3.3. Definition of UI
UI is bothersome complication after RP. However, when evaluating UI, the definition is one of the most important things. So far, there has been no clear definition of UI. The amount of pad use was selected for the definition of UI; however, how many pads as UI were different depends on the reports. If the definition is different, the conclusion is different. Thus, the different definitions of all included articles were listed below. Continence was defined as “completely dry” or the use of one safety pad and patients who used more than one protective pad daily were classified as incontinent by Gozen et al. ; Ahlering et al. , Wiltz et al. , and Brown et al.  defined urinary continence as “no pad.”
3.4. UI at 1 Month
Three trials reporting the UI data at 1 month consisted of 1310 participants. The overall pooled OR indicated that there was no significant association between obesity and UI in patients who underwent robotic-assisted laparoscopic radical prostatectomy (RLRP) (odds ratio [OR] 1.37, 95% confidence interval [CI] 0.98 to 1.92, ) (Figure 2(a)).
3.5. UI at 3 Months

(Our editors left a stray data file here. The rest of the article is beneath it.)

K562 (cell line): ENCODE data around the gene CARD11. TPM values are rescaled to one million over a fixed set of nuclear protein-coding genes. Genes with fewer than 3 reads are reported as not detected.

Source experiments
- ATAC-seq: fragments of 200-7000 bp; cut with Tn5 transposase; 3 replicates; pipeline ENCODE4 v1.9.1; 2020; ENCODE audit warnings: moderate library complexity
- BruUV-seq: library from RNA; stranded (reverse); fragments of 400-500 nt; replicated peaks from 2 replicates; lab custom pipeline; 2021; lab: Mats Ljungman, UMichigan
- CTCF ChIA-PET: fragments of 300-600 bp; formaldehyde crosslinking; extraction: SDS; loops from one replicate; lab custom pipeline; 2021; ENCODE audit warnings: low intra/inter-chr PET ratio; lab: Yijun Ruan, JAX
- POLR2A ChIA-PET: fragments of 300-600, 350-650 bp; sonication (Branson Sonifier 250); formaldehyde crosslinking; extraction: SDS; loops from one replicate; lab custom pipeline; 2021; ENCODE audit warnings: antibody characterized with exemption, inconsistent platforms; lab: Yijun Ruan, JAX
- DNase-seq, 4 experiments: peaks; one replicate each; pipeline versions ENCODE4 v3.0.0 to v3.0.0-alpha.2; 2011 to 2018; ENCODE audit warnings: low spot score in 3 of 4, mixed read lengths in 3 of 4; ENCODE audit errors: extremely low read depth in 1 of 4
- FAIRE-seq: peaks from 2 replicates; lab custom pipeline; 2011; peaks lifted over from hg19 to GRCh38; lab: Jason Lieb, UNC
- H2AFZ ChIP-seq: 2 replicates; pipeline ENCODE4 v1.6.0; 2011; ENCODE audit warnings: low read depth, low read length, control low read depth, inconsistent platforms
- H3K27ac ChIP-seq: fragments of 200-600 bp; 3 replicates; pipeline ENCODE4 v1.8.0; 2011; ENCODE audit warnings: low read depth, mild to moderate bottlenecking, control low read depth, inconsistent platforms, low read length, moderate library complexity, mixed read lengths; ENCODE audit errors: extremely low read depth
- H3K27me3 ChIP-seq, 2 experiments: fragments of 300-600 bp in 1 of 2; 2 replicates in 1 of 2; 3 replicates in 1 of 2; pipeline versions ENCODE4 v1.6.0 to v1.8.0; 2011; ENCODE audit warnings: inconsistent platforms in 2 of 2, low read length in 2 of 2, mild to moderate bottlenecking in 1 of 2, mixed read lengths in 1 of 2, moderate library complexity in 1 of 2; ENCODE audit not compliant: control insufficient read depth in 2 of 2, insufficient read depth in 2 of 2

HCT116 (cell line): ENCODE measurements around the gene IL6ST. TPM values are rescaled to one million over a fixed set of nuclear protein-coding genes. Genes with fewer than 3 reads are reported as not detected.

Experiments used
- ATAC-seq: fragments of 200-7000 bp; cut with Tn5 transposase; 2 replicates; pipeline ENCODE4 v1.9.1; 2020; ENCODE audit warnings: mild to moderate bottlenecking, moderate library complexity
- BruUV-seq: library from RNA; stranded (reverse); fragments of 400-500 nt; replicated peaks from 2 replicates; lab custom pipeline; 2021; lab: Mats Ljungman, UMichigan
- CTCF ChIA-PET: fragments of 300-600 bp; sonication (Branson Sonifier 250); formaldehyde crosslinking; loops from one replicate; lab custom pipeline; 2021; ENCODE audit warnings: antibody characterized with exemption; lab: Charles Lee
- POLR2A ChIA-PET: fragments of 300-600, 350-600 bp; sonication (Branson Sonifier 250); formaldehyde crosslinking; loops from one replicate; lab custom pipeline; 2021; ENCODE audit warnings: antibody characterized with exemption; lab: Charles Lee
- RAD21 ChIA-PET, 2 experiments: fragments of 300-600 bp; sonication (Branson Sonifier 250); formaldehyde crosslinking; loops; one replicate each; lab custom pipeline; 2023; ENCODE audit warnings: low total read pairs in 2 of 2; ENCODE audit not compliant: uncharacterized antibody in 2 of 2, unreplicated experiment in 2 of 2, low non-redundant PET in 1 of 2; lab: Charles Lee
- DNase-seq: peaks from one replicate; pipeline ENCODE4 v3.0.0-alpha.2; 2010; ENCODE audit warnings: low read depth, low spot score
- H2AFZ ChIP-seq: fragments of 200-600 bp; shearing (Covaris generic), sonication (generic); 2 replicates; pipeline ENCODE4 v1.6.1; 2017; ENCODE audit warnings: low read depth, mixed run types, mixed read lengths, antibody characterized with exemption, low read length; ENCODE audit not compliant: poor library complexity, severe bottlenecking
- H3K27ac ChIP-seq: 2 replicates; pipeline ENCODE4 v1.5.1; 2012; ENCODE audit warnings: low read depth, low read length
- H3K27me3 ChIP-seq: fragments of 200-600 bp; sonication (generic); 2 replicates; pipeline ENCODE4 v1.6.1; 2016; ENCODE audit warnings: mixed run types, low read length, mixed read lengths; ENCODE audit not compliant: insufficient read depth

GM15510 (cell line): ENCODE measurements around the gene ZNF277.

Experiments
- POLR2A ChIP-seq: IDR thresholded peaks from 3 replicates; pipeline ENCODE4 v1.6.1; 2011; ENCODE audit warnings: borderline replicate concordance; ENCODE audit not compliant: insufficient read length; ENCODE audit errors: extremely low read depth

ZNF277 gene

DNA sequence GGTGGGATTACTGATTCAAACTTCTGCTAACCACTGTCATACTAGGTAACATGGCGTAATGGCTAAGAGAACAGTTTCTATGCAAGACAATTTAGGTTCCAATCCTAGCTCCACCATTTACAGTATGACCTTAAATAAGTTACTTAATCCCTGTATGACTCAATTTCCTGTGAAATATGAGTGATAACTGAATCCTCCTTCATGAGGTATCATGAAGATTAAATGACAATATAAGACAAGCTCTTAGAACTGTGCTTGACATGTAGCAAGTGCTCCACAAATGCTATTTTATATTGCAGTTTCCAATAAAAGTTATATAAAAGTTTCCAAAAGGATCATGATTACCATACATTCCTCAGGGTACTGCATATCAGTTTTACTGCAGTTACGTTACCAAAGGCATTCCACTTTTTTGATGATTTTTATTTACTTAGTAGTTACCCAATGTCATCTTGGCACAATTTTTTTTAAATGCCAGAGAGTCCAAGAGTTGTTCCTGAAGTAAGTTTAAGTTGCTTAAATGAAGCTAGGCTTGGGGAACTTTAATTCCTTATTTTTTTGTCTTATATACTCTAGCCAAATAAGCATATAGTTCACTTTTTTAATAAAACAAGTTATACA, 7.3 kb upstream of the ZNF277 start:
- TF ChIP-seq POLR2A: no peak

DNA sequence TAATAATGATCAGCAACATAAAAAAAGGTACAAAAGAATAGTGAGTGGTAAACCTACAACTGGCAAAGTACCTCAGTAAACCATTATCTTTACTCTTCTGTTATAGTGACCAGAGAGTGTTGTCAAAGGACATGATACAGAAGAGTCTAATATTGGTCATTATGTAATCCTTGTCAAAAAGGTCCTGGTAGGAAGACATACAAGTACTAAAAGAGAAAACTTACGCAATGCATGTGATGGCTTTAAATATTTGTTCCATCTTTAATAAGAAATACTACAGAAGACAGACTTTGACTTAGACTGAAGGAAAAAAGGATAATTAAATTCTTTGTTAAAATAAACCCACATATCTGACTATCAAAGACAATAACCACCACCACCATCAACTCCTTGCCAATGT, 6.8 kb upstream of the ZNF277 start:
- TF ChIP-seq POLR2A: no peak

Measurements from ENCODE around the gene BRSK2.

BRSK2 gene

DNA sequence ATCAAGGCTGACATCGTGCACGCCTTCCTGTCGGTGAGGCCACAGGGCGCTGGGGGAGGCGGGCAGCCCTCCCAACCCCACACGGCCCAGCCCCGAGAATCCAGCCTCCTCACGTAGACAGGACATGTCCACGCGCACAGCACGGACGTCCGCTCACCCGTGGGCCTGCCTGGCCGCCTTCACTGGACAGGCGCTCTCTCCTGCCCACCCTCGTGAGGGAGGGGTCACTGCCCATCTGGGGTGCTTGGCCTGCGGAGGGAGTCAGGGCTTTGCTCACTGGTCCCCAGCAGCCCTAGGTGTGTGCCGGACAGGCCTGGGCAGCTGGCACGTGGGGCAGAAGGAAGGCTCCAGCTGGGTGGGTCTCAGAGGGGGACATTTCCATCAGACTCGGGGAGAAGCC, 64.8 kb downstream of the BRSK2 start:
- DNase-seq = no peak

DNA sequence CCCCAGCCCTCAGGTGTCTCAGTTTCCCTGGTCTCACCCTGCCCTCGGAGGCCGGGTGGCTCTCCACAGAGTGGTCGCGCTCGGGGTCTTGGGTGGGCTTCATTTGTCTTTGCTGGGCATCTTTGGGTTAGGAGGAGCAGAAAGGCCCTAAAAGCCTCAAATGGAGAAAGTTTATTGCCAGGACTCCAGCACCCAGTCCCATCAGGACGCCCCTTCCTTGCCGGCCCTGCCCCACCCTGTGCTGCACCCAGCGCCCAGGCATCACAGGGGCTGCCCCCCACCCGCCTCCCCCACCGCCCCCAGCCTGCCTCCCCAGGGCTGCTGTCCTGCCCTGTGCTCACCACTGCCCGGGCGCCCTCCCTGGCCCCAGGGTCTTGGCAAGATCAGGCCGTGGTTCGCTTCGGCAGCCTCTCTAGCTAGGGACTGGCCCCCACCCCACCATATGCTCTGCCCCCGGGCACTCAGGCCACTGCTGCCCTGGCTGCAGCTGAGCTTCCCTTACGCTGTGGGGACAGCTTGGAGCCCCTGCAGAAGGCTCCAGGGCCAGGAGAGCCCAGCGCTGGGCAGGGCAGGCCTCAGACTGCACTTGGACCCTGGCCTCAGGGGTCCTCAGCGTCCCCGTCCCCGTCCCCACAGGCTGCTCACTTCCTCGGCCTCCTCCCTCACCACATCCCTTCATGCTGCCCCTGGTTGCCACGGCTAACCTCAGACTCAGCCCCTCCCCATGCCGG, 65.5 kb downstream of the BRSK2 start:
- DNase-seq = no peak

Four trials reporting the UI data at 3 months consisted of 1461 participants. The overall pooled OR indicated that there was no significant association between obesity and UI (OR 1.82, 95% CI 0.92 to 3.58, = 0.08). Patients were then stratified by the surgical methods. In LRP subgroup, there was no significant association between obesity and UI (OR 1.14, 95% CI 0.35 to 3.66, ). In RLRP subgroup, there was also no significant association between obesity and UI (OR 2.06, 95% CI 0.92 to 4.61, ) (Figure 2(b)).
3.6. UI at 6 Months
Three trials reporting the UI data at 6 months consisted of 1310 participants. The overall pooled OR indicated that there was no significant association between obesity and UI in patients who underwent RLRP (OR 1.92, 95% CI 0.91 to 4.06, = 0.09) (Figure 2(c)).
3.7. UI at 12 Months
Three trials reporting the UI data at 12 months consisted of 1310 participants. The overall pooled OR indicated that there was a significant association between obesity and UI in patients who underwent RLRP (OR 2.43, 95% CI 1.21 to 4.88, = 0.01) (Figure 2(d)).
3.8. UI at 24 Months
Four trials reporting the UI data at 24 months consisted of 2639 participants. We performed a subgroup analysis on obesity; the pooled results indicated there was no significant association between obesity and UI in both BMI ≥ 30 versus 25 ≤ BMI < 30 (OR 1.49, 95% CI 0.89 to 2.49, ) and BMI ≥ 30 versus BMI < 25 (OR 1.72, 95% CI 0.92 to 3.21, ) subgroups. However, the overall pooled OR indicated obesity increased the risk of UI at 24 months in patients who underwent radical prostatectomy (OR 1.64, 95% CI 1.19 to 2.25, ) (Figure 3(a)).